Take the 2-minute tour ×
Stack Overflow is a question and answer site for professional and enthusiast programmers. It's 100% free, no registration required.

Suppose class stringGetter contains exactly one pure virtual function: the overloaded paren- theses operator, string operator()(int x). Also suppose that class getPageString is a public stringGetter that implements operator().

Which of the following C++ statements will certainly result in a compiler error?

(a) stringGetter * a = new stringGetter;
(b) stringGetter * a = new getPageString;
(c) stringGetter * a;
getPageString * b = new getPageString;
a=b
(d) Exactly two of these will result in a compiler error.
(e) It is possible that none of these will result in a compiler error.

I'm a little fuzzy on abstract base classes, and I cant find good example cases online that do assignments like the ones below. I like asking questions on here about this kind of stuff, as I often learn more about things I wasnt even intending on learning. I cant even begin to make a guess on which of these would cause a compiler error. Can anyone go through a-c and tell me why or why not it would cause a compiler error?

share|improve this question
4  
Could you make this sound a little less like you copied it straight from your homework / interview? Just sayin'. –  cHao Feb 21 '11 at 21:34
1  
Probably is homework, considering this other question asked a few minutes ago... stackoverflow.com/questions/5071069/… –  James Feb 21 '11 at 21:35
    
I notice this is the second question tonight that sounds like a homework question. Both would be quickly solved by just trying it –  thecoshman Feb 21 '11 at 21:36
    
@cHao it's not homework. Its from an old exam and I'm reviewing for my own exam I got coming up tomorrow. –  moby Feb 21 '11 at 21:36
2  
You should probably put that at the top of the question then. We work on the honor system here; if you say it's not homework, it's not. :) –  James Feb 21 '11 at 21:38

4 Answers 4

up vote 8 down vote accepted

(a) results compiler error because instances cannot be created for abstract classes.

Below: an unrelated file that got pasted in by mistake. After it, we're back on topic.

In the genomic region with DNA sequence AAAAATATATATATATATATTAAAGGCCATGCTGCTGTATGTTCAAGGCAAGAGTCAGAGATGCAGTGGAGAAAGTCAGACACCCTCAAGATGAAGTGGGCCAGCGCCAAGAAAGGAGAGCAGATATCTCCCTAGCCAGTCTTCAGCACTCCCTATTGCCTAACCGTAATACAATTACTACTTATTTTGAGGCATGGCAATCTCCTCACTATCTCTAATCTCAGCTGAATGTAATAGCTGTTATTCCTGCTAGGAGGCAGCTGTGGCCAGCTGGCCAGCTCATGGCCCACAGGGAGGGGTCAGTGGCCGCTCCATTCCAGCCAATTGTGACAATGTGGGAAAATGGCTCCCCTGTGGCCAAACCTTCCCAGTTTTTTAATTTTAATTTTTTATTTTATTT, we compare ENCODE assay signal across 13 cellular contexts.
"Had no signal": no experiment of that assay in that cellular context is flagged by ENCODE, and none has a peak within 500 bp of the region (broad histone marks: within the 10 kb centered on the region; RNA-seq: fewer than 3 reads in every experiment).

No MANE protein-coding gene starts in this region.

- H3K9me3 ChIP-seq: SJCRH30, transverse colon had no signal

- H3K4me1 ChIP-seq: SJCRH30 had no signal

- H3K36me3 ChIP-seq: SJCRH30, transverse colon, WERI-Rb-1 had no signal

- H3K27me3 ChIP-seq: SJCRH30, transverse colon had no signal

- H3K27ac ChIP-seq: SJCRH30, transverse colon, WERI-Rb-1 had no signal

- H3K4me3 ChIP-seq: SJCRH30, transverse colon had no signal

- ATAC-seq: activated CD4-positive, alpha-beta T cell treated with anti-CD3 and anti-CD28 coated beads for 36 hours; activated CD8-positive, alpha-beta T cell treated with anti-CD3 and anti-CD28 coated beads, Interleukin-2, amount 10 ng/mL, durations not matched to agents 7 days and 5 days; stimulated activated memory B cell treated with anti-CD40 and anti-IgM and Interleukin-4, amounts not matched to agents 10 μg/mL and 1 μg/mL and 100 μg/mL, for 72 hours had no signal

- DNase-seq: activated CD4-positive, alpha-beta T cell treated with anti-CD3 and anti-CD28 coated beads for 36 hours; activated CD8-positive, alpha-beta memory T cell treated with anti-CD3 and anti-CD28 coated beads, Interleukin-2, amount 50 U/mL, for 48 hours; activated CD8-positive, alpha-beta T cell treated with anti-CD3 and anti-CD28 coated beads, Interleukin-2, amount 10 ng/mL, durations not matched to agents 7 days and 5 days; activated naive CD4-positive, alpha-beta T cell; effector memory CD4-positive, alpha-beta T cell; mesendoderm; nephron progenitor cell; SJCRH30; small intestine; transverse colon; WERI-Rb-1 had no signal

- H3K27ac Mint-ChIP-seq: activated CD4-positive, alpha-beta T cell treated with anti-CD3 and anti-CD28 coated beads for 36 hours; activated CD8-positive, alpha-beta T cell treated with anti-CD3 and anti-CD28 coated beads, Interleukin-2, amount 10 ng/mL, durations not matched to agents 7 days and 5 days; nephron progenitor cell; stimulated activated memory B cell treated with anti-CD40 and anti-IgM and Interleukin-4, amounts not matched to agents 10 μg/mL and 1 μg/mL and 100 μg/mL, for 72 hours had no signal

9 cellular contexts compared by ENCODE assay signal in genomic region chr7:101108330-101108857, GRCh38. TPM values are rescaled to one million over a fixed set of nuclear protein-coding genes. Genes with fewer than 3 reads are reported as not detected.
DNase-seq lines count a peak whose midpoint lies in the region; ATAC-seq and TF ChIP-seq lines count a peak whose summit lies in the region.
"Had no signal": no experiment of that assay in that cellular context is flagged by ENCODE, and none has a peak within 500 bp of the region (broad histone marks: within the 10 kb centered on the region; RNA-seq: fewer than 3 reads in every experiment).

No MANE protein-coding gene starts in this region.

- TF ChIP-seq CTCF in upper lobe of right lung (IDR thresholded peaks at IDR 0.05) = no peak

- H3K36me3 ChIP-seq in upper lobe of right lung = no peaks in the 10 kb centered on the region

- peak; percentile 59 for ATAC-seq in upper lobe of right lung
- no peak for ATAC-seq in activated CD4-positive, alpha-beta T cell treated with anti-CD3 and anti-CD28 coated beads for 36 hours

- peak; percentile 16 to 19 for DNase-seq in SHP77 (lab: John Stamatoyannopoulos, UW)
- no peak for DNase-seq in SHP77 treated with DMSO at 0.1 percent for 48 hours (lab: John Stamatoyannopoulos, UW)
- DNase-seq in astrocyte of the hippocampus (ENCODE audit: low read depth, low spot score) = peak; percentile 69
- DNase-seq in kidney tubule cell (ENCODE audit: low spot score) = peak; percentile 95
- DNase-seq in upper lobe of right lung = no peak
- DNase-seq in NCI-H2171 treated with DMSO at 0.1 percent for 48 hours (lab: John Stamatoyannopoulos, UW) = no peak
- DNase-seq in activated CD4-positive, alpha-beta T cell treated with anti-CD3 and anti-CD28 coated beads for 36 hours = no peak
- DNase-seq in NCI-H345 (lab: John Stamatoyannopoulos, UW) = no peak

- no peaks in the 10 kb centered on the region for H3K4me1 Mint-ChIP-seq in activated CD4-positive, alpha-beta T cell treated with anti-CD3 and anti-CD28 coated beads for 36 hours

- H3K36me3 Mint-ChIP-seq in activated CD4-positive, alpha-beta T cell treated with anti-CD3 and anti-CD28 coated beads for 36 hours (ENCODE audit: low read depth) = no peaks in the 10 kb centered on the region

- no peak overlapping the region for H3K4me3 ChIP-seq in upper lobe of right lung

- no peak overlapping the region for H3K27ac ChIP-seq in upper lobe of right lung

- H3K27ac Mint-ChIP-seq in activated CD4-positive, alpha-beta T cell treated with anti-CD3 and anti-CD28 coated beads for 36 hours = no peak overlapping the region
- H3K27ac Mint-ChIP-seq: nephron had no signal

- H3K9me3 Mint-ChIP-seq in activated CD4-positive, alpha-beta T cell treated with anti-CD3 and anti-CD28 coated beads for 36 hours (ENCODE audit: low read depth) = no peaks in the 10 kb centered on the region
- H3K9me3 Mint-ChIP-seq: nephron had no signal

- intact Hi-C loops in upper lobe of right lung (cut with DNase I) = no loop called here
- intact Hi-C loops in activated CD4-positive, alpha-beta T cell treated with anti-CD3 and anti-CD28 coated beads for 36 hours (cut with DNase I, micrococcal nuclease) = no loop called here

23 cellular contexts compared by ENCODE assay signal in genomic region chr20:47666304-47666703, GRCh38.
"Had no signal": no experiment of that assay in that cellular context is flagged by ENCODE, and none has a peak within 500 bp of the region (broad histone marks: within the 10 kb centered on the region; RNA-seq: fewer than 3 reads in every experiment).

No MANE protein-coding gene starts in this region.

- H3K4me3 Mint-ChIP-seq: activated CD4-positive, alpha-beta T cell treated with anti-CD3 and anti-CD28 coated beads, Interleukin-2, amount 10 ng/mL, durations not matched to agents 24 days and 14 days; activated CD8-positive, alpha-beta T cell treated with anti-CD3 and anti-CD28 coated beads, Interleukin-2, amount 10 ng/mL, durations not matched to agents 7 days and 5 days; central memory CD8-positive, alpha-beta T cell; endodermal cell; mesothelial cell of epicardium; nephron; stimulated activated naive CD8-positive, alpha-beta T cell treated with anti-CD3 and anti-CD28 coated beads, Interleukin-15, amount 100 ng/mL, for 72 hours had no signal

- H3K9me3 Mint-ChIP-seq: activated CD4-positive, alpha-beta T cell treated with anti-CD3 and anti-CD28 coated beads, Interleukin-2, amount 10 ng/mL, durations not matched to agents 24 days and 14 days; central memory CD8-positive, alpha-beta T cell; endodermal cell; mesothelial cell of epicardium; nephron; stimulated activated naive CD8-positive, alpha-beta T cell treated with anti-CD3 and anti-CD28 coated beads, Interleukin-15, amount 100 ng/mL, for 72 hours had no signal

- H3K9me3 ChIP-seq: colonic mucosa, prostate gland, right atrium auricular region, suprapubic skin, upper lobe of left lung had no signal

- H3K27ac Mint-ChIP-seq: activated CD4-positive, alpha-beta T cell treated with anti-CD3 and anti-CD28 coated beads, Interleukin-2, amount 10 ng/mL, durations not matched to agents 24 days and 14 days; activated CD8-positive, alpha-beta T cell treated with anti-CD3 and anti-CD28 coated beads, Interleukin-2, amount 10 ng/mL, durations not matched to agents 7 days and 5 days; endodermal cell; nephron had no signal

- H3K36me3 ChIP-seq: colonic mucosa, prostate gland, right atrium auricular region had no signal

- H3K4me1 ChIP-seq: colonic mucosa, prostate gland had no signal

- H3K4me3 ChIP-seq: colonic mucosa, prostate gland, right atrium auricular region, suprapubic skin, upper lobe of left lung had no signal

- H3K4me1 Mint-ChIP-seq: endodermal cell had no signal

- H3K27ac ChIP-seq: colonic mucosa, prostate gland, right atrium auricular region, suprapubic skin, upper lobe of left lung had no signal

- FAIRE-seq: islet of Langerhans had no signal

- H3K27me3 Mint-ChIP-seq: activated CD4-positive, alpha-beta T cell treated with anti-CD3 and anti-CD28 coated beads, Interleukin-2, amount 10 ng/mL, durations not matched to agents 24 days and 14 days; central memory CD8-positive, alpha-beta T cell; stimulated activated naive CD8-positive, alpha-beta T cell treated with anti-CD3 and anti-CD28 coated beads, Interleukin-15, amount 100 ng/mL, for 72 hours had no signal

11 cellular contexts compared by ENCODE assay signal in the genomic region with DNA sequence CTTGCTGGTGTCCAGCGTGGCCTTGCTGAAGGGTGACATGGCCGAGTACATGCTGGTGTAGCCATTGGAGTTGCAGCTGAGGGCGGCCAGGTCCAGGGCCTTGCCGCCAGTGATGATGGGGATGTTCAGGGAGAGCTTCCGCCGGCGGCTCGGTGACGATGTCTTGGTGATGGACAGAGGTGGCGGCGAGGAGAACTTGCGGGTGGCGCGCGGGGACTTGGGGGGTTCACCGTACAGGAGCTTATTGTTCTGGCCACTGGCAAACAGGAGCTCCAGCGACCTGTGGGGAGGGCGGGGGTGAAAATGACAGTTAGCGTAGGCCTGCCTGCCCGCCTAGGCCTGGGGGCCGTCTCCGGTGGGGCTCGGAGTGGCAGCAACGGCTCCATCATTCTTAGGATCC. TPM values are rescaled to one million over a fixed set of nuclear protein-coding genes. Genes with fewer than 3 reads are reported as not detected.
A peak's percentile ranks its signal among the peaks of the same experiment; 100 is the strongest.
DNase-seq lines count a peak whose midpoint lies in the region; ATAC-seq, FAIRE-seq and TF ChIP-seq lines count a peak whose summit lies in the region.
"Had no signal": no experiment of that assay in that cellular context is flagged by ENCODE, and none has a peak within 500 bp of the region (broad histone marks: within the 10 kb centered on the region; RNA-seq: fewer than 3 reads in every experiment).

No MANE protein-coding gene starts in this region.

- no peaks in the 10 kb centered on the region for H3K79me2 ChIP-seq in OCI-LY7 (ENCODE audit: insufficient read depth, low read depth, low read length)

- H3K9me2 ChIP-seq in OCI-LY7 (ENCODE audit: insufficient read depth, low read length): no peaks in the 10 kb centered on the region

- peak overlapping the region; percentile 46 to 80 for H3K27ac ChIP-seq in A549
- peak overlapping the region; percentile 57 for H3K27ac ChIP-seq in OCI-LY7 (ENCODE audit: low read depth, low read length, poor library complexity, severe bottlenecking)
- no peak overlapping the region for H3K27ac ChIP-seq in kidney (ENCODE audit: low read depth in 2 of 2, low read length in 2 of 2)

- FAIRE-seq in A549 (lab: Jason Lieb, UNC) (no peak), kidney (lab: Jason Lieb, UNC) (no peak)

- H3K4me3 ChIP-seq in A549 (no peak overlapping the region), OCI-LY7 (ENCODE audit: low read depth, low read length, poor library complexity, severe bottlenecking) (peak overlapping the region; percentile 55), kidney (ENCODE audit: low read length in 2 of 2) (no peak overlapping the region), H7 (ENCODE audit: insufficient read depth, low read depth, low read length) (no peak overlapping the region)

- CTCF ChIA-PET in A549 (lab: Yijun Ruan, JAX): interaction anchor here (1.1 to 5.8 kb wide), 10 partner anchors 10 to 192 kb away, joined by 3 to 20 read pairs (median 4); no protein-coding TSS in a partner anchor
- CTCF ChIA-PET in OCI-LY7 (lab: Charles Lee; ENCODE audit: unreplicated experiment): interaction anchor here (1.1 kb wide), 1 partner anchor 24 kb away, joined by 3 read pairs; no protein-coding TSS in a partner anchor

share|improve this answer
    
You know its abstract from the pure virtual but what is throwing me off is that its overloading the () operator which is already a valid operator. So even though it virtual isn't it already implement? I don't know if this question makes any sense. –  Grammin Feb 21 '11 at 21:37
    
I understand, he is overloading the operator (). Which means, OP is providing his implementation. –  Mahesh Feb 21 '11 at 21:40
    
"You know its abstract from the pure virtual but what is throwing me off is that its overloading the () operator which is already a valid operator." <- It is? –  Crazy Eddie Feb 21 '11 at 21:40
    
@Crazy Eddie - If I am overloading an operator, doesn't it mean that I am providing my implementation overriding the default for the user defined type ? I understand that, we cannot change the default method signature of the operator. –  Mahesh Feb 21 '11 at 21:44
    
@Mahesh - no, it doesn't mean that. There's not a default for most operators wrt user-defined types. Only operator= has a default. Proof: struct X {}; int main() { X x; x(); } <- try to compile that. –  Crazy Eddie Feb 21 '11 at 22:11

You cannot have instances of an abstract class, which rules out (a). Option (c) is just a more difficult way of doing (b).

share|improve this answer

(a) - actual instantiation of abstract class (new stringGetter) takes place only there.

share|improve this answer

Looks like a bit of a trick question. (a) definitely results in a compiler error, as already stated, and you've already gotten an excellent answer as to why. However, in option (c), there is no semicolon after the "a=b" statement. That'll result in a compiler error, too, as it's a syntax error. Note the question didn't say "Which of these will cause a compiler error due to the class instantiation?"

share|improve this answer

Your Answer

 
discard

By posting your answer, you agree to the privacy policy and terms of service.

Not the answer you're looking for? Browse other questions tagged or ask your own question.